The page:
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Published: 2001-11-26 00:00:00

Environment Waikato won’t be requiring children to wear wetsuits while they boogie board this summer.

The new navigation safety regulations do apply to surfers, windsurfers and sailboarders. Environment Waikato’s navigation safety programme manager David Pearks said today the furore over the need for people to use wetsuits or lifejackets while on the water was based on an incorrect interpretation of the new Navigation Safety regulations in the media.

The new rules, which were implemented on July 1, make it compulsory for boats to carry lifejackets, and Environment Waikato’s bylaw says wetsuits or lifejackets are needed on “surfboards, sailboards, windsurfers or any vessel”.

“Clearly, boogie boards are not vessels. Our bylaw was drafted based on draft national rules from the Maritime Safety Authority, to ensure consistency around the country. We have a choice of education, instant fines and prosecutions.”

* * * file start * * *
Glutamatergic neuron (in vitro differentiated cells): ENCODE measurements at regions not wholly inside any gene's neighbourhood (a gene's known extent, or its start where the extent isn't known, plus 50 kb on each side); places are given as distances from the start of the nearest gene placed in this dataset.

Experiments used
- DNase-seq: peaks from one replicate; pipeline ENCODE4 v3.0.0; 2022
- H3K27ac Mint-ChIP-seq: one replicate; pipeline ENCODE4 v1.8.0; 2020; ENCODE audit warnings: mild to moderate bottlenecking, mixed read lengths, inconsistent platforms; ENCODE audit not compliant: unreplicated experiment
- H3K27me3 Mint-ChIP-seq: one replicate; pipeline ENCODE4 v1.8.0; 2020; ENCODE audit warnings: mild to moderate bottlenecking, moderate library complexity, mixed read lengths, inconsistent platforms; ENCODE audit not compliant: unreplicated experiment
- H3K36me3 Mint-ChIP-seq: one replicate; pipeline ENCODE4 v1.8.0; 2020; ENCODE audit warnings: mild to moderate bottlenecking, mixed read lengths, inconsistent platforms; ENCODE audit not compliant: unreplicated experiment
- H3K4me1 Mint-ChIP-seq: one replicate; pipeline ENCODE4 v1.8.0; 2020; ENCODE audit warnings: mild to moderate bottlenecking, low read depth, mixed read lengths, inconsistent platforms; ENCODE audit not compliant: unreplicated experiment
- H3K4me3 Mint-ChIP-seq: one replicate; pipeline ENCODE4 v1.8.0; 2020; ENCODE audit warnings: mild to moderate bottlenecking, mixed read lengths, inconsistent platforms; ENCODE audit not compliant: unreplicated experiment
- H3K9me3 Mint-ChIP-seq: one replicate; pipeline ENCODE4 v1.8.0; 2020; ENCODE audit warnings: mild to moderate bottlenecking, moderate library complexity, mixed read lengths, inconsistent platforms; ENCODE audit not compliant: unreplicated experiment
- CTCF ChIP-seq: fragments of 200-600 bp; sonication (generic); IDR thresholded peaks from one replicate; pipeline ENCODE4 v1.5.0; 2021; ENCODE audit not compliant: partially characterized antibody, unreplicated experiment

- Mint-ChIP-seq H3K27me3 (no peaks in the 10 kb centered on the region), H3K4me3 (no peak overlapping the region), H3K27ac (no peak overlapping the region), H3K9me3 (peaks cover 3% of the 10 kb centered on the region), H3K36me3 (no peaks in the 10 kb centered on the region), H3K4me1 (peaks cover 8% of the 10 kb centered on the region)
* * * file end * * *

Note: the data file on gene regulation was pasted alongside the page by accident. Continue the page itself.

He said the bylaw was drafted after a national working party identified rules which would be appropriate across all regions. The Council had consulted widely with people in the Waikato Region before the bylaw was drafted, and the practicality of wearing lifejackets on surfboards and windsurfers was raised.

Windsurfers and surfers had requested that wetsuits be substituted for lifejackets.

“We are concerned more with education, rather than enforcement. There’s no suggestion that we’d be fining people out on a summer’s day on their surfboard in boardshorts.

“But we do want to encourage people to think about their safety while on the water – and that means if it’s a mid winter evening and they’re the last surfer out there, they need to take personal responsibility to ensure their own safety and that of others who may have to rescue them.”

Mr Pearks said the regulations were aimed at the safe use of surfboards and windsurfers, and in certain circumstances it was advisable for surfers to wear extra buoyancy aids such as wetsuits for their own and others’ safety.

A draft of the Maritime Safety Authority’s regulations will be open for submissions in the new year and the bylaw could be reviewed at any time, he said.